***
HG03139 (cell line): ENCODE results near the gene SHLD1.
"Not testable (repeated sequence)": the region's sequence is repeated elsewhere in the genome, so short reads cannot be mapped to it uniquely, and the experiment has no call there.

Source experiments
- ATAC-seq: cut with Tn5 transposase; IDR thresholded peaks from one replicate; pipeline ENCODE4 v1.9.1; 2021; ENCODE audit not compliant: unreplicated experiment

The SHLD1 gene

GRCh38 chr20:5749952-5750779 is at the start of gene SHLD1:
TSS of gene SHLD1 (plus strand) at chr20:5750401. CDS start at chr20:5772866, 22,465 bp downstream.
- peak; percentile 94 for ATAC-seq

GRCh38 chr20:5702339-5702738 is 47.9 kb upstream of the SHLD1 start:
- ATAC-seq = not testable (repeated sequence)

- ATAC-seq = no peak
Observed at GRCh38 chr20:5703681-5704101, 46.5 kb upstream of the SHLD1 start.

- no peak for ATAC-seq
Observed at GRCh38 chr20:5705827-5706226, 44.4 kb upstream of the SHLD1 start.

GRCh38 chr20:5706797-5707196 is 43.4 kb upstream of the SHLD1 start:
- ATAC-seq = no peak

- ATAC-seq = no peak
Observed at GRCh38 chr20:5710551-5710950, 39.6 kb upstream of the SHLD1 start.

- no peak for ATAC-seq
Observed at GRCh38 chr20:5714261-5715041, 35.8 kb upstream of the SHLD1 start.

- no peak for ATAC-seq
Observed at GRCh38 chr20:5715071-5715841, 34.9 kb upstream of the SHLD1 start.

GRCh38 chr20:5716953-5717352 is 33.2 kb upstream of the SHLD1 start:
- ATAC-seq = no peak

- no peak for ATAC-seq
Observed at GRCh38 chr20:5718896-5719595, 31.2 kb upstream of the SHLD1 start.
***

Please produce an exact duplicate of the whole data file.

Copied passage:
HG03139 (cell line): ENCODE results near the gene SHLD1.
"Not testable (repeated sequence)": the region's sequence is repeated elsewhere in the genome, so short reads cannot be mapped to it uniquely, and the experiment has no call there.

Source experiments
- ATAC-seq: cut with Tn5 transposase; IDR thresholded peaks from one replicate; pipeline ENCODE4 v1.9.1; 2021; ENCODE audit not compliant: unreplicated experiment

The SHLD1 gene

GRCh38 chr20:5749952-5750779 is at the start of gene SHLD1:
TSS of gene SHLD1 (plus strand) at chr20:5750401. CDS start at chr20:5772866, 22,465 bp downstream.
- peak; percentile 94 for ATAC-seq

GRCh38 chr20:5702339-5702738 is 47.9 kb upstream of the SHLD1 start:
- ATAC-seq = not testable (repeated sequence)

- ATAC-seq = no peak
Observed at GRCh38 chr20:5703681-5704101, 46.5 kb upstream of the SHLD1 start.

- no peak for ATAC-seq
Observed at GRCh38 chr20:5705827-5706226, 44.4 kb upstream of the SHLD1 start.

GRCh38 chr20:5706797-5707196 is 43.4 kb upstream of the SHLD1 start:
- ATAC-seq = no peak

- ATAC-seq = no peak
Observed at GRCh38 chr20:5710551-5710950, 39.6 kb upstream of the SHLD1 start.

- no peak for ATAC-seq
Observed at GRCh38 chr20:5714261-5715041, 35.8 kb upstream of the SHLD1 start.

- no peak for ATAC-seq
Observed at GRCh38 chr20:5715071-5715841, 34.9 kb upstream of the SHLD1 start.

GRCh38 chr20:5716953-5717352 is 33.2 kb upstream of the SHLD1 start:
- ATAC-seq = no peak

- no peak for ATAC-seq
Observed at GRCh38 chr20:5718896-5719595, 31.2 kb upstream of the SHLD1 start.